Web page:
Flash fiction response to prompt: Write Something Spooky for Halloween
She has always been a vivid dreamer. Dreams so intense, she would sometimes wake exhausted. So, in some respects, this dream was not so different from the others. But in most every other way, it is nothing like any other dream she has ever had.
It begins at a familiar dreamscape, her childhood home. She’s standing in the backyard, looking at the backdoor. She’s not sure why, but with the absolute certainty of dreams she knows she has to go inside, but at the same time she knows something terrible is awaiting her inside. Her feet slowly start to drag her forward, towards the door. With each stumbling step, her dread grows. She wants to stop, to run away, but she keeps moving slowly forward. By the time she reaches the door, a scream has built inside her, nearly choking her with its desire to escape. She sees her hand reach out for the door handle and it feels like she has lost all control of her own body. She doesn’t want to open the door. She doesn’t want to see what’s inside. But she can’t stop, can’t look away. It’s inevitable, her opening the door. She can no more fight it than she can pull the sun from the sky.
The knob turns under her hand. The door opens, slowly, before her. The darkness inside rushes out and swallows her whole. And she wakes, screaming.
The dream first came to her as a small child. She doesn’t remember exactly when. Sometime in elementary school. And for awhile, it was a frequent problem. Night terrors, she later decided. Strangely enough, her parents never knew. Evidently, her screams were silent, her vocal cords, and the rest of her body, paralyzed by the trauma of the nightmare. She doesn’t suffer from sleep paralysis. Except after this dream. When she has this dream, she wakes gasping, mouth open in a silent scream, but unable to move or speak. All she can do is wait, soaking in her terror until it slowly fades, until the dream releases her. It’s awful, but it’s been so long since it’s happened that she’s almost managed to forget it. In the haze of distant memory, the terror has dulled. She figures she’s outgrown it.
But here she is again, standing in the yard before that door with the chill of fear sliding down her spine. She fights it, fights herself, but it progresses just the same as it always has. And she discovers that she was wrong. Time has not dulled the terror. It slices through her as hot and sharp as it ever has. Helpless to stop herself, she twists the knob. The darkness roars as it surges forward.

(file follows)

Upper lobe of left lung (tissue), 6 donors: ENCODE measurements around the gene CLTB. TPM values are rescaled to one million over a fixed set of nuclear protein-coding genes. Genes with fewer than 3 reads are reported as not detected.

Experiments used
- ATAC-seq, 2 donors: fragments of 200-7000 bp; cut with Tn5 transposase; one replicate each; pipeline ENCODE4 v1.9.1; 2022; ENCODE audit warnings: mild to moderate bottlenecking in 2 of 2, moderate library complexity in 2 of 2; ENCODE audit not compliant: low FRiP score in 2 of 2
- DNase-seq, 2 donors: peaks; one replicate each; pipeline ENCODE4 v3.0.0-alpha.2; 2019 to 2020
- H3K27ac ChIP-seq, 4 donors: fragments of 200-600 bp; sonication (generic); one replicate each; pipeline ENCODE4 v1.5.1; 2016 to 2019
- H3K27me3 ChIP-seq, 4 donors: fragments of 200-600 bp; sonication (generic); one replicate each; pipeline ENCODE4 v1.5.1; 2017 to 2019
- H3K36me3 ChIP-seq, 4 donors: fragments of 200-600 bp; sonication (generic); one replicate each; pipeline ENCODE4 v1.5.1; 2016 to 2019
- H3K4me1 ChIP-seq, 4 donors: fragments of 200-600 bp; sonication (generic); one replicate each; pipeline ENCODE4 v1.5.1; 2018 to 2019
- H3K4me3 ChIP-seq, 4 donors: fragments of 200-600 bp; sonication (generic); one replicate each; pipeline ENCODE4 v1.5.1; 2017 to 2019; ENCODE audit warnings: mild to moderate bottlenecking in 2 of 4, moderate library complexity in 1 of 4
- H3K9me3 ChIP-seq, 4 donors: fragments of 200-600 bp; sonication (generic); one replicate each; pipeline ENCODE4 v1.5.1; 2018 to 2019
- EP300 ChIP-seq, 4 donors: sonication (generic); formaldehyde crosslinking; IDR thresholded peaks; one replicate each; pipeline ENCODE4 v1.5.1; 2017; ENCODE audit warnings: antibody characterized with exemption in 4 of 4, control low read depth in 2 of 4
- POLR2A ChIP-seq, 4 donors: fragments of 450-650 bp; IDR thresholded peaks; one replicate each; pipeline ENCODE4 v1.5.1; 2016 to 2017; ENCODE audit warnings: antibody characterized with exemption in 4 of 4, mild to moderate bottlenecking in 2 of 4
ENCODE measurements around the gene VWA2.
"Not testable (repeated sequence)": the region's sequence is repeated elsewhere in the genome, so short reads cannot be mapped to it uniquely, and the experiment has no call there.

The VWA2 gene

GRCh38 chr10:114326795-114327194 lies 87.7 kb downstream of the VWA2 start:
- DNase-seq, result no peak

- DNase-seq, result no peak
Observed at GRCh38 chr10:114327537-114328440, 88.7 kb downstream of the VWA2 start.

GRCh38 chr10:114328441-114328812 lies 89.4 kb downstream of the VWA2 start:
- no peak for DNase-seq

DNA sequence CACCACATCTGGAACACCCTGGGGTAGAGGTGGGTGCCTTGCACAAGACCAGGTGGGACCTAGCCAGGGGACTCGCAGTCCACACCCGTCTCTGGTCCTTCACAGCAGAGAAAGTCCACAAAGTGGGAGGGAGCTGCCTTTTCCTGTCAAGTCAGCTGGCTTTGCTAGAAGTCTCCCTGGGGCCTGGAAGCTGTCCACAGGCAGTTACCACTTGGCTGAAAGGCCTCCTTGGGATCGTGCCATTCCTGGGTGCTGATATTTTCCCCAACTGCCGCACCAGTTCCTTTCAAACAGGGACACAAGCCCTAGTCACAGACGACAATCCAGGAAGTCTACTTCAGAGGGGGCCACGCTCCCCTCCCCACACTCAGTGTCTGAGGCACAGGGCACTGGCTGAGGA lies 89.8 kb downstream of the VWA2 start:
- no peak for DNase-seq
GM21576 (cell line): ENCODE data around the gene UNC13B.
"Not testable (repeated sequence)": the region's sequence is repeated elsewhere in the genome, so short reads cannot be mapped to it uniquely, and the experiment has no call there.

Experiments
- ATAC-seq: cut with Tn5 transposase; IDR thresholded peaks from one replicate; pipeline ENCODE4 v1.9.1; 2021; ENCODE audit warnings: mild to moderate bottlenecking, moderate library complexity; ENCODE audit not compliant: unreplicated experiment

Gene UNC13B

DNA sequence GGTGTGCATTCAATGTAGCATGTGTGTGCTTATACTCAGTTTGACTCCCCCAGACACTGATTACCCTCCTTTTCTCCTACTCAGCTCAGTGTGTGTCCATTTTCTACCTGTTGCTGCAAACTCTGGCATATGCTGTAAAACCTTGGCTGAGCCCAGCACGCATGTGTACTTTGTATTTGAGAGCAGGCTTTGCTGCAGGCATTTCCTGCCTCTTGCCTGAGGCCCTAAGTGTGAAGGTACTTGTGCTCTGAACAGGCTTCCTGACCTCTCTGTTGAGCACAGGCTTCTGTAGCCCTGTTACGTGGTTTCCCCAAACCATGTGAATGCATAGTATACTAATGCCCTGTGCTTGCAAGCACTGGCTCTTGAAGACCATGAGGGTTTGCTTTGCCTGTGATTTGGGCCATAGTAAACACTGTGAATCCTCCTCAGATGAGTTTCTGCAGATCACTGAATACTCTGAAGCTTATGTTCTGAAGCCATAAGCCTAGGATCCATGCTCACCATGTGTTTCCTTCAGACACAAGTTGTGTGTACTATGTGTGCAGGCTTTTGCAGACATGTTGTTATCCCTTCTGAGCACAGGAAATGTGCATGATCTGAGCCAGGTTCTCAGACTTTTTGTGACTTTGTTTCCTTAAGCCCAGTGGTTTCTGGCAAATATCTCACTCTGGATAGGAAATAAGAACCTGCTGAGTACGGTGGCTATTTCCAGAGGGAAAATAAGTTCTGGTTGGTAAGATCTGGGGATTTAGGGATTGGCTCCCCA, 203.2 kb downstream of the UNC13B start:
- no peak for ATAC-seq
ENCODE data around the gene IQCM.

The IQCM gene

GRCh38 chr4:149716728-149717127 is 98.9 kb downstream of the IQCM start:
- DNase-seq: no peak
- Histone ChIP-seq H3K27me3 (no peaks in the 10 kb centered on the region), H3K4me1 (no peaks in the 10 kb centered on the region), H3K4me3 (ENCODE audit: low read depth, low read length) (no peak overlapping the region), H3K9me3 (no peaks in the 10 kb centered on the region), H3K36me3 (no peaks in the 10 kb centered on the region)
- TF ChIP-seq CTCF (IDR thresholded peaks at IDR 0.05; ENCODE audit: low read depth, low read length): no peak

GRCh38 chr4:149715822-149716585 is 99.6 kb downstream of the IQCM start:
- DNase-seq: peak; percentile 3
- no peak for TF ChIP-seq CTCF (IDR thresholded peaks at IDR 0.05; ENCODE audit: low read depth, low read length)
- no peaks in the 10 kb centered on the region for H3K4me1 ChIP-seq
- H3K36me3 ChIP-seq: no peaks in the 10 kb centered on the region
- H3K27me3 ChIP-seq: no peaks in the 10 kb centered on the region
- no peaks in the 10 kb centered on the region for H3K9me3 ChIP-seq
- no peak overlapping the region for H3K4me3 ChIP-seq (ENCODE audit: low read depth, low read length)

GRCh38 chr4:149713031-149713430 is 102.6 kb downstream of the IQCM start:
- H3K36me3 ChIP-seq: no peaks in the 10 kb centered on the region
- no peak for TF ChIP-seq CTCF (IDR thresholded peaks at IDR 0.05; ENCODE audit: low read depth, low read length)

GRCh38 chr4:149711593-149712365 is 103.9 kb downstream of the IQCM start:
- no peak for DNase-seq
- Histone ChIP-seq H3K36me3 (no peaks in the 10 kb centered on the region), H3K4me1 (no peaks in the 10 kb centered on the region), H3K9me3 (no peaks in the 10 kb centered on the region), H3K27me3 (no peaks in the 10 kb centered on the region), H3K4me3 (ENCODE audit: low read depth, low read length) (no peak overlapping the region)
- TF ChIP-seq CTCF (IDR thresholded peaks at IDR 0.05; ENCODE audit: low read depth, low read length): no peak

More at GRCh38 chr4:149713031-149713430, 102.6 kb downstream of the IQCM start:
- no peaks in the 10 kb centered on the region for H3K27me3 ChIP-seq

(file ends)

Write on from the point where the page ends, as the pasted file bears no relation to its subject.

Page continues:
Her eyes fly open, as wide as her mouth in its attempt to scream. Her heart hammers against her chest like it’s beating against a locked door, desperate for escape. Her muscles are all straining, but locked in place. She wants to flee or cry or hide, but can do nothing. And that’s when she hears it. And she knows she’s not alone.
Her eyes roll in their sockets, the only part of her she can control. She can barely see anything in the dark of the room, just the shadowy outlines of her furniture. Then one shadow moves. It consolidates into a human form, but she can’t make out a face. As it draws nearer, she realizes it’s wearing a mask. At first, her panicked gaze catches on its predatory stare, but then it opens its mouth. And something blacker than the night flies out of its throat and engulfs her with a deafening, thunderous boom.
No one really knows what happened to her. She went to sleep one night and never really woke up, they say. It’s sad. She was supposed to go on a trip the next day, home to visit her parents. She’s not going anywhere now.
She’s awake in there somewhere, the doctors say. She could still come back. We shouldn’t give up hope. I like to think that she’s just dreaming. I hope it’s a good dream.